COLLEGE SAVINGS 101

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So Says the 529 Guru

No. 6
Joe Hurley
Sunday, March 9th 2003

Question: Which IRS form(s) should be used to report a $65,000 gift that my husband and I (married, filing jointly) made to our son's 529 and ESA in 2002? We did it to take advantage of the tax law's 5-year forward spread election provision ($55,000 single/$110,000 married maximum contribution over a five-year period). Wittsmom on the Savingforcollege.com Message Board

Answer: Ah yes, gift taxes. How many of us have had to worry about filing gift-tax returns in the past? Not many, I would guess. However, for anyone contributing to 529 plans or Coverdell education savings accounts (ESAs), gift taxes become a concern. Thatís because your contributions to a 529 or an ESA are considered gifts from you to the beneficiary of those accounts.

Fortunately, the annual gift exclusion allows each of us to gift up to $11,000 to any other individual in a year without requiring a gift-tax filing, and gifts made via a 529 plan or ESA qualify for the annual exclusion. (Some gifts that are made through trusts do not qualify because they are gifts of a ďfutureĒ interest.) Remember that the $11,000 exclusion is per-donor/per-donee. If you and your husband had each gifted less than $11,000 to your son during the year (including 529 and ESA contributions), no gift tax returns would be required and you could go merrily on your way.

But because you exceeded the exclusion limit, you and/or your husband will have to file Form 709, the federal gift-tax return, with the IRS by April 15. If necessary, you can request an extension. Gift-tax returns are confusing, but here are some guidelines:

  • There is no such thing as a joint gift-tax return. You and your husband must each look at your own gifting history to determine your filing requirements and how much, if anything, to report.
  • Spouses can agree to split all gifts made during the year. By so doing, you will pick up one-half of your spouseís gifts, and vice-versa. Look for the spot on Form 709 where the consenting spouse must sign. Splitting gifts is usually a good idea when one spouse has exceeded the annual exclusion limit and the other has not. By splitting, both spouses may succeed in staying below the annual exclusion limit.
  • Anyone making more than $11,000 in 529 contributions in a year for a beneficiary can elect to spread those contributions (not in excess of $55,000) over a five-year period for gift-tax purposes. This is an attractive option, because it permits 529 contributors to make higher upfront contributions while often avoiding gift-tax problems. You must file Form 709 in order to make the election, even if its effect is to bring you below the annual exclusion limit. You do not have to file Form 709 in subsequent years unless your gifts, including the pro-rata 529 contribution, exceed your annual exclusions.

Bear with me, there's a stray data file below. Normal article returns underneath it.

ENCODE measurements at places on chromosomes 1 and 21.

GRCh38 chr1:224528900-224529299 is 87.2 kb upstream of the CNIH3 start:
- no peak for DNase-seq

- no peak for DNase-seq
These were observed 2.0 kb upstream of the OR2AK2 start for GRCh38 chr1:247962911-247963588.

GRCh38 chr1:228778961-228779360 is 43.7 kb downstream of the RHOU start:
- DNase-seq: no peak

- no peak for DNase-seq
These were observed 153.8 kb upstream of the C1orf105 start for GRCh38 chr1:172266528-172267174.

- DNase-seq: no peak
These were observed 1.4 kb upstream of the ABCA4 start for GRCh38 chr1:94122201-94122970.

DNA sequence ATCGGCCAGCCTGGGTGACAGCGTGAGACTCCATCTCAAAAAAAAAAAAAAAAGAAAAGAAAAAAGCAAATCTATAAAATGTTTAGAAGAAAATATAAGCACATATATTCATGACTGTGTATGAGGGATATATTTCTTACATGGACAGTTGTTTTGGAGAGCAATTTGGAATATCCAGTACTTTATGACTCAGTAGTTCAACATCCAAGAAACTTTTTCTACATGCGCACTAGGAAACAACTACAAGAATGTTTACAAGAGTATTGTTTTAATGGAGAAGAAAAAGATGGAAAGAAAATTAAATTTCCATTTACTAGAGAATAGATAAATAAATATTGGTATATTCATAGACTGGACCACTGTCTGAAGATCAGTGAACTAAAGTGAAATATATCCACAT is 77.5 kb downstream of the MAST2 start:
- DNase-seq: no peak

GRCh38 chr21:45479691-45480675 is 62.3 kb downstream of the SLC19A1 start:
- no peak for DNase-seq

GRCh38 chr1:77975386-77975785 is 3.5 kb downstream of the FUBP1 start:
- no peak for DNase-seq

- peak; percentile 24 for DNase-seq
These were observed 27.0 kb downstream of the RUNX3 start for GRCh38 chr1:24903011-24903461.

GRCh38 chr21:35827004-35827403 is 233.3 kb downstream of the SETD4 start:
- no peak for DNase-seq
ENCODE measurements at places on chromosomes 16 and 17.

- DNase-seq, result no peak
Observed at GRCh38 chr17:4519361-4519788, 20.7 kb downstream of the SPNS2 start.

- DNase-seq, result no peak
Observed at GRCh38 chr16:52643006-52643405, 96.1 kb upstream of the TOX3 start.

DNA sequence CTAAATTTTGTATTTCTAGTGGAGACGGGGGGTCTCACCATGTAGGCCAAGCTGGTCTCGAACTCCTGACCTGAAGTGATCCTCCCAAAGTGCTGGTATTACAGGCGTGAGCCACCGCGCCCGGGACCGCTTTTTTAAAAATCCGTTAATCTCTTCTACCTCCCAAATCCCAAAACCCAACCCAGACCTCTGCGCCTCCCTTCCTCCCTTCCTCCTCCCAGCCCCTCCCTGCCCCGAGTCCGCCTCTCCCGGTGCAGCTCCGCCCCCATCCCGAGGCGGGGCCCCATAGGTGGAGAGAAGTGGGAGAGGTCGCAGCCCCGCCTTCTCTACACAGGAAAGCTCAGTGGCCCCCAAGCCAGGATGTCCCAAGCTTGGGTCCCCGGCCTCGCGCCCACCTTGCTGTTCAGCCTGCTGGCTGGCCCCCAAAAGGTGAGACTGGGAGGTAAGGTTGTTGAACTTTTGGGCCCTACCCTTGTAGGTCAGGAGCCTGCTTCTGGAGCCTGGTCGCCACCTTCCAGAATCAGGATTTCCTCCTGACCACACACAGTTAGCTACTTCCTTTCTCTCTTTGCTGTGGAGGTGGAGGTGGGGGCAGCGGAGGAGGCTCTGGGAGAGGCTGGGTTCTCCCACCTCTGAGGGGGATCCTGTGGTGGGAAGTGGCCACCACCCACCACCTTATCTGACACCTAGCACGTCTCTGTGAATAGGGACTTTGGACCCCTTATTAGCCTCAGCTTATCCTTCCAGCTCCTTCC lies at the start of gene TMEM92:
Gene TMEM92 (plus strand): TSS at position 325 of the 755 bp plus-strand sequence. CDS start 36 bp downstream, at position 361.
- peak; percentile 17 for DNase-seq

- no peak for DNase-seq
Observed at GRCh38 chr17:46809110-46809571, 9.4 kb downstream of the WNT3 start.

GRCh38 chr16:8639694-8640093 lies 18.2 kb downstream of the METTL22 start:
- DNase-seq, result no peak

So letís take a look at your particular situation, Wittsmom. You havenít supplied a spouse-by-spouse account of the contributions made on behalf of your son, so I will describe three plausible scenarios:

Scenario 1: You contributed $55,000 to your sonís 529 account, and your husband made $10,000 in combined 529/ESA contributions.

  • File Form 709 for yourself, following the instructions in electing five-year averaging for your $55,000 contribution. This involves checking Box B on Schedule A and attaching some basic information about your contributions.
  • For gift tax purposes, you are deemed to have made $11,000 in 529 contributions in 2002, and in each of the subsequent four years 2003 through 2006. Assuming you made no other gifts to your son in 2002, the annual exclusion will fully offset the gift.
  • Your husband is not required to file Form 709 because his total gifts are only $10,000, less than the $11,000 annual exclusion. Your husband will have his full annual exclusions available in years 2003-2006, but you will not, so you will want to be sure that future gifts are made by him, not you.